Amazon has been told that its contracts for its marketplace for small business need to be changed to meet Australian rules.
Kate Carnell, the Australian Small Business and Family Enterprise Ombudsman, has written to Amazon to ensure the company complies with Australia’s unfair contract terms legislation.
Under Amazon’s US terms and conditions, the company reserves the right to refuse service, terminate accounts, terminate rights to use Amazon services, remove or edit content, or cancel orders at its sole discretion.
“This may be considered unfair as action can be taken by one party, Amazon, but not the other party, the vendor, to terminate the contract,” she says.
“I’ve requested that Amazon review the terms and conditions in use for standard form contracts in its Australian operations to ensure they comply with the unfair contracts terms legislation.”
The US online retail giant is building momentum, hiring more staff and establishing a fulfillment centre in Victoria, to pursue the retail dollar in Australia in a big way.
Last month Amazon announced its first Australian fulfilment centre in Dandenong South and the appointment of a country manager, Rocco Braeuniger, who was director of consumables at Amazon Germany.
Part of the big push, according to Amazon, is “opening up the opportunity for thousands of Australian businesses to sell at home and abroad through Amazon Marketplace”.
A spokesman for Amazon said: “We look forward to launching Amazon Marketplace in Australia and providing thousands of small businesses and entrepreneurs with tools and services that help them to reach millions of customers and to expand their businesses both here and abroad. We will, of course, adhere to all local laws in relation to our agreements with Marketplace sellers.”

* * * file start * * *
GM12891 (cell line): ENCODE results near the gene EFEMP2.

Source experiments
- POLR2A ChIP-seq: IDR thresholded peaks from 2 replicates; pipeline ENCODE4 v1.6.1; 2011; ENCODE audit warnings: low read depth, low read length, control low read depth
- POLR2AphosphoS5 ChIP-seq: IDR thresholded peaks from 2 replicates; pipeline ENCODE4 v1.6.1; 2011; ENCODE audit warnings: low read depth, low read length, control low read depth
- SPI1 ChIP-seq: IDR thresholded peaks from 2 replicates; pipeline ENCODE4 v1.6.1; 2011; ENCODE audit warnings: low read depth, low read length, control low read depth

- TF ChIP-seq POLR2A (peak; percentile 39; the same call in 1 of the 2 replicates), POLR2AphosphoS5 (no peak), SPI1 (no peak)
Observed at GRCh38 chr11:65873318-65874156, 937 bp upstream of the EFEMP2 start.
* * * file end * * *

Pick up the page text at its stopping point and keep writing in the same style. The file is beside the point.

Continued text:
Carnell says the pending arrival of Amazon Marketplace in Australia is an opportunity for many small businesses to compete online and extend their reach.
However, Carnell has reminded Amazon that it has an obligation to treat small businesses fairly in accordance with Australian law.
“Some businesses are concerned about the threat of competition while others are excited to embrace the opportunity that Amazon offers,” she says.
“For consumers the Amazon Marketplace promises to expand choice and put downward pressure on prices. I’m interested to see how Australian small businesses can accelerate sales and broaden their customer base though the Amazon platform.”
Carnell says analysis of the Amazon Marketplace contract suggests it needs to be changed in Australia to comply with federal legislation.
From November last year, changes to the Australian Consumer Law protect small business from unfair terms in standard-form contracts.
“A standard-form contract is one that has been prepared by one party and where the other party has little or no opportunity to negotiate the terms,” she says.
“An unfair term is one that causes a significant imbalance in the parties’ rights and obligations and causes detriment to a small business if it were applied or relied upon.”
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